Can You Die from Taking Adderall?

Last Updated on January 25, 2023

person in coma after taking adderall
Yes, you can die from taking Adderall. However, the likelihood of this happening is very low, especially if you are taking Adderall as prescribed by your doctor. Continuing reading the article below to learn more about the risks of Adderall and how to prevent sudden death caused by this ADHD drug.

What is Adderall?

Adderall is a prescription stimulant used to treat attention deficit hyperactivity disorder (ADHD). Its ingredients include amphetamine and dextroamphetamine, which are stimulants.1

For people with ADHD, Adderall increases norepinephrine and dopamine activity in the brain and stimulates the nervous system. Users are more focused, concentrated, alert, and motivated.

Adderall is an effective and safe drug when it’s used responsibly. However, it can cause physical dependence, and addiction. It is classified as a Schedule II controlled substance in the United States.2

While Adderall helps many people with ADHD function well daily, some people also abuse it to get high or to enhance their academic or physical performance. Misusing any prescription stimulant is dangerous and can have serious, life-threatening effects. Examples include:

  • Taking someone else’s prescription
  • Using it in a way that’s not recommended by a medical professional

Adderall is one of the most commonly abused prescription stimulants in the U.S. Based on data from the 2018 National Survey on Drug Use and Health, an estimated 5.1 million people ages 12 or older in 2018 misused prescription stimulants in the past year.3 Adderall contributes to nearly 1,500 emergency room visits annually. What’s more, 1 in 5 college students report misusing prescription stimulants at least once in their lifetime.4,5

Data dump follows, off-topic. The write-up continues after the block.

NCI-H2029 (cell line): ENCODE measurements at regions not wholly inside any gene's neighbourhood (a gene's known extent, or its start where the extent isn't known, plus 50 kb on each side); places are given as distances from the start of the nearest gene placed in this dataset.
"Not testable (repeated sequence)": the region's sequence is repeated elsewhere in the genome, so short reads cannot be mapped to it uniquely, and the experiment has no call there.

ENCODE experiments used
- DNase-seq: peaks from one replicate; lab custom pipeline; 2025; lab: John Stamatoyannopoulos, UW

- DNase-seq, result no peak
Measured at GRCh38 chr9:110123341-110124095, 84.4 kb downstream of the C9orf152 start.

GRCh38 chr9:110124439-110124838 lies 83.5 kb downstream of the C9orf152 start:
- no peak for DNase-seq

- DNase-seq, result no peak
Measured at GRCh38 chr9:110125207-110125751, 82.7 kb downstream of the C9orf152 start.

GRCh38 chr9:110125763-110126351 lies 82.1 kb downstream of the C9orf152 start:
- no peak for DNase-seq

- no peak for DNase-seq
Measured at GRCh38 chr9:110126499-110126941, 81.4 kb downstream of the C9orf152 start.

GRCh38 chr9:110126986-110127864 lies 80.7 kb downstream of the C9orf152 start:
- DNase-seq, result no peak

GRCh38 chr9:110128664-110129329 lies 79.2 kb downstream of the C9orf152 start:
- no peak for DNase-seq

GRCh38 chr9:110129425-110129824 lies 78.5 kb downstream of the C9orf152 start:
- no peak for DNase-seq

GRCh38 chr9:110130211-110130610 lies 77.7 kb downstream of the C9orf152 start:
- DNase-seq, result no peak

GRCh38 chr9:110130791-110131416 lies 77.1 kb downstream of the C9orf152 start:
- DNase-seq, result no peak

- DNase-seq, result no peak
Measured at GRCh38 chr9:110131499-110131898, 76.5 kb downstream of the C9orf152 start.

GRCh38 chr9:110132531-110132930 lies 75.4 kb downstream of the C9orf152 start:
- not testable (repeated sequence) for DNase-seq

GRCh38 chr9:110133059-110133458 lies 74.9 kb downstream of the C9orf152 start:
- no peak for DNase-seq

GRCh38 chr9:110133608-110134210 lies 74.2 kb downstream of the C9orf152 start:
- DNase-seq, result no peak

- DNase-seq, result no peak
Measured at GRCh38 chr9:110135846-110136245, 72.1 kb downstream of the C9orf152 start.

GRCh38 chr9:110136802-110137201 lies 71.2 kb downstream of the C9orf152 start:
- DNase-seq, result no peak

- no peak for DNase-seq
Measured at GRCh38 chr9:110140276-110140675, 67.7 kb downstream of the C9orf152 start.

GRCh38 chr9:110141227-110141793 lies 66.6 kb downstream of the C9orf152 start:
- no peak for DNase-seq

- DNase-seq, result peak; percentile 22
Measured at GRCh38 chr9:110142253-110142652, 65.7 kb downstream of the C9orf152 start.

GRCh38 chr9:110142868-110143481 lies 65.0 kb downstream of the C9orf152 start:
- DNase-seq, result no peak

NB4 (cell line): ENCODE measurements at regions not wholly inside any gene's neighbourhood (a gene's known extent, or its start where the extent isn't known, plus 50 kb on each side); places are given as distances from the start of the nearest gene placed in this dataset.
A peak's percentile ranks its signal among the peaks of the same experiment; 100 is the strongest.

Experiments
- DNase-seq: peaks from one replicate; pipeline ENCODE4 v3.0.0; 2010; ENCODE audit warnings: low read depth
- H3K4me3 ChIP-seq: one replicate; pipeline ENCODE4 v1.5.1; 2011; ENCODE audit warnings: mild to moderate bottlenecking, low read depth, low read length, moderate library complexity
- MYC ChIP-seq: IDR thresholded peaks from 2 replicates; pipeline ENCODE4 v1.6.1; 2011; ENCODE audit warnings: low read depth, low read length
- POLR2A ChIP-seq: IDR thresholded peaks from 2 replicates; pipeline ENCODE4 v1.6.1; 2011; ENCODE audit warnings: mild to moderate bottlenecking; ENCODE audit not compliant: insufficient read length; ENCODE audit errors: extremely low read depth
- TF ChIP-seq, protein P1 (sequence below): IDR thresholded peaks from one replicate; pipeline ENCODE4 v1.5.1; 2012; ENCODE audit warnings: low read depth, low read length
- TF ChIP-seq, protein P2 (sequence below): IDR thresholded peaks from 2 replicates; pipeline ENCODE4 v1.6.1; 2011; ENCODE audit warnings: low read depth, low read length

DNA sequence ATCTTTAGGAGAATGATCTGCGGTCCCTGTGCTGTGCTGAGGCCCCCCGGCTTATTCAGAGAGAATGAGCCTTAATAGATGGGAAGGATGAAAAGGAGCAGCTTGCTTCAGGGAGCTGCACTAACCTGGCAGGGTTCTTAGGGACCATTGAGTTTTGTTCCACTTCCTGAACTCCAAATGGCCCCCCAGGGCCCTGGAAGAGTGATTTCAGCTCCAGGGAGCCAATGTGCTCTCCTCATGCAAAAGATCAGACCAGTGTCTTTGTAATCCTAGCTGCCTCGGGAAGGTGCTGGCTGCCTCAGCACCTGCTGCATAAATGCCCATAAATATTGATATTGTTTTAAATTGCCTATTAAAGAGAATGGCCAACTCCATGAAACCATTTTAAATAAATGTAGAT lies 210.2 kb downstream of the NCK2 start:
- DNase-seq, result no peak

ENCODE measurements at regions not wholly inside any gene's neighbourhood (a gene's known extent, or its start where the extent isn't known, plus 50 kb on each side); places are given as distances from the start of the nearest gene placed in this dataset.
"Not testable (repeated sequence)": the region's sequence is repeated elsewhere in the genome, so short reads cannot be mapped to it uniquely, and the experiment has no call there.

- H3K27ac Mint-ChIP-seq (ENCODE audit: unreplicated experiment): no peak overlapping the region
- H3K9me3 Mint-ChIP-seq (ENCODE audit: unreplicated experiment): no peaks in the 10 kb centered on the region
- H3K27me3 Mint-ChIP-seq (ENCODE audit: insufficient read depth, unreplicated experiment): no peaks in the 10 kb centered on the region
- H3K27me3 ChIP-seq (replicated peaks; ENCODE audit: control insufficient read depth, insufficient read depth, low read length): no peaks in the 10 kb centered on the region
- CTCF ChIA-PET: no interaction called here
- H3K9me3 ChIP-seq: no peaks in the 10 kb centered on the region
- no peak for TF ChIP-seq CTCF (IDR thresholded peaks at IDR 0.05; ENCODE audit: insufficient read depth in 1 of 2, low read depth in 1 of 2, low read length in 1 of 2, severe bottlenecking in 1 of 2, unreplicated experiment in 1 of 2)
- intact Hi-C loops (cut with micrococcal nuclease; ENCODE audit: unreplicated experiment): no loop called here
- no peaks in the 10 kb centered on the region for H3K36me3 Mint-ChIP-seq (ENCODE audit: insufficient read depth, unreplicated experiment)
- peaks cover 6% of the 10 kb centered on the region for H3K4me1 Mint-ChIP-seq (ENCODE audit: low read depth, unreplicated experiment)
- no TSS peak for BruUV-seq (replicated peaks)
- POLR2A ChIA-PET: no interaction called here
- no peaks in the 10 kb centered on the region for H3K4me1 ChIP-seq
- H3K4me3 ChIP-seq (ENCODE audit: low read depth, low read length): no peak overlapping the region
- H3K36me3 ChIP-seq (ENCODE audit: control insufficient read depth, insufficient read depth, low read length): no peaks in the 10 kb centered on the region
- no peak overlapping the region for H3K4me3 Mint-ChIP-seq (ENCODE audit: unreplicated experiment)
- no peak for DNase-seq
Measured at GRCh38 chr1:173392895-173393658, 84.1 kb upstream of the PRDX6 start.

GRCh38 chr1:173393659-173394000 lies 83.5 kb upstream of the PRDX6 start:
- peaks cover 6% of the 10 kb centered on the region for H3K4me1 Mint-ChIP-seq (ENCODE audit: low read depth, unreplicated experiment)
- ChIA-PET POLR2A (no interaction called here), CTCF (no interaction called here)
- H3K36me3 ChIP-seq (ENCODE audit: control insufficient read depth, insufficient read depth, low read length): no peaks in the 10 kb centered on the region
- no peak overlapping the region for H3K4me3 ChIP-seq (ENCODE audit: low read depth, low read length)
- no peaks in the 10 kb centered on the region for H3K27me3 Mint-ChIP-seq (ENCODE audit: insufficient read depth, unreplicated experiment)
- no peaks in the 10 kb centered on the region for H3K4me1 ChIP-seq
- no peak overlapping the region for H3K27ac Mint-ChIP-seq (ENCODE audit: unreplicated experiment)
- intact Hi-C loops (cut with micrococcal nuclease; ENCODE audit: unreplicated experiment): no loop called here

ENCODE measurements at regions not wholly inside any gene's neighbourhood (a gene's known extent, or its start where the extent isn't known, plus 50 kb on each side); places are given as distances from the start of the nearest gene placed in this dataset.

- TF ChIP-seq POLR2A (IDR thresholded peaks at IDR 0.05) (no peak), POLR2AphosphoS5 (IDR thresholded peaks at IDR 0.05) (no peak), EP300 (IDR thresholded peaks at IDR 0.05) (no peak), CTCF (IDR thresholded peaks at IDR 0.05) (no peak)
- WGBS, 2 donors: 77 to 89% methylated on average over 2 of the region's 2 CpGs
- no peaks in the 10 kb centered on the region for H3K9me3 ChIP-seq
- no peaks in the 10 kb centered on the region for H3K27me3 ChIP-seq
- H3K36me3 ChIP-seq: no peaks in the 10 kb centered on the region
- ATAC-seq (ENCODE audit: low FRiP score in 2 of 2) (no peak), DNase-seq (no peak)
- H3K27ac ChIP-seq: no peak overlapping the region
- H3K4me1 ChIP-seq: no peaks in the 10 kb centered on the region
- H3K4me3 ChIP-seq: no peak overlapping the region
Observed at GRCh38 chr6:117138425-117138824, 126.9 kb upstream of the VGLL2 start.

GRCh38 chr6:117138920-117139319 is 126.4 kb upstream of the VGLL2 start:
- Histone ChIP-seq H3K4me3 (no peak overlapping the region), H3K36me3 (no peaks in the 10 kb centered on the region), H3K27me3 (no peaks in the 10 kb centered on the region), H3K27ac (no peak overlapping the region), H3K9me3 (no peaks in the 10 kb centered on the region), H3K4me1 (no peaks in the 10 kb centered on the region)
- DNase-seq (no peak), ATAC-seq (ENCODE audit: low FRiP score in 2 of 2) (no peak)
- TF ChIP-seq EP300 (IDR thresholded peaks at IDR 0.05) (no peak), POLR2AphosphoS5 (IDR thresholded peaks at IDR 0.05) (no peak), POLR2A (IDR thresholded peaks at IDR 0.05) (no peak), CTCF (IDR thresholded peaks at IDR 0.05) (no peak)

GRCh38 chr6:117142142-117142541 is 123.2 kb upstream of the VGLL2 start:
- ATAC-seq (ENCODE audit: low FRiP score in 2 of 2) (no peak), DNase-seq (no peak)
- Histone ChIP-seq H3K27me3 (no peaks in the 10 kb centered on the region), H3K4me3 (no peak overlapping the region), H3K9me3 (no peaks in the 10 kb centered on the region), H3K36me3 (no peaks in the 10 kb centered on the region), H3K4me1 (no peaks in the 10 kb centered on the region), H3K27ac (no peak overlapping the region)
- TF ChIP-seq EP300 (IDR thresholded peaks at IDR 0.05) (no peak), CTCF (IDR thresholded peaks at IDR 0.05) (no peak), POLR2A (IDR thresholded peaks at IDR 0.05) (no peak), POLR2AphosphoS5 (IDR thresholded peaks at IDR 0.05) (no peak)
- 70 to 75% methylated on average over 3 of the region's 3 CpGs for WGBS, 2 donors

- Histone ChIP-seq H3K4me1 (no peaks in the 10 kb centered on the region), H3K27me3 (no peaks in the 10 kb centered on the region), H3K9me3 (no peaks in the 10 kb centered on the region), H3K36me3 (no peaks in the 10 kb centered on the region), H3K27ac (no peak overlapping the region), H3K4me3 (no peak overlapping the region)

Is Adderall Dangerous?

All prescription stimulant use comes with inherent risk. If you have already discussed these risks with your doctor and you take your Adderall prescription exactly as prescribed, sudden death is very unlikely to occur.

Most reported Adderall deaths were not caused by Adderall use alone. Studies have confirmed that the drug is unlikely to cause deadly cardiovascular events without the user having any pre-existing conditions or engaging in risky polydrug use.6

In most cases, the people who have died from using Adderall either had pre-existing conditions that made death more likely to occur. Examples include structural heart problems/heart defects, a family history of abnormal heart rhythms, or fatty liver. Deaths have also occurred under abnormal circumstances, like during vigorous exercise in extreme heat.7

Taking very high doses of Adderall can cause heart attack or overdose, which may be fatal. Using Adderall with alcohol and/or other drugs can dramatically increase the likelihood of serious cardiovascular side effects or death.8

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Harmful Side Effects of Adderall Use

Adderall mainly affects your central nervous system and cardiovascular system. Even if you take the appropriate dosage, you may experience some side effects. Harmful side effects of Adderall use include:9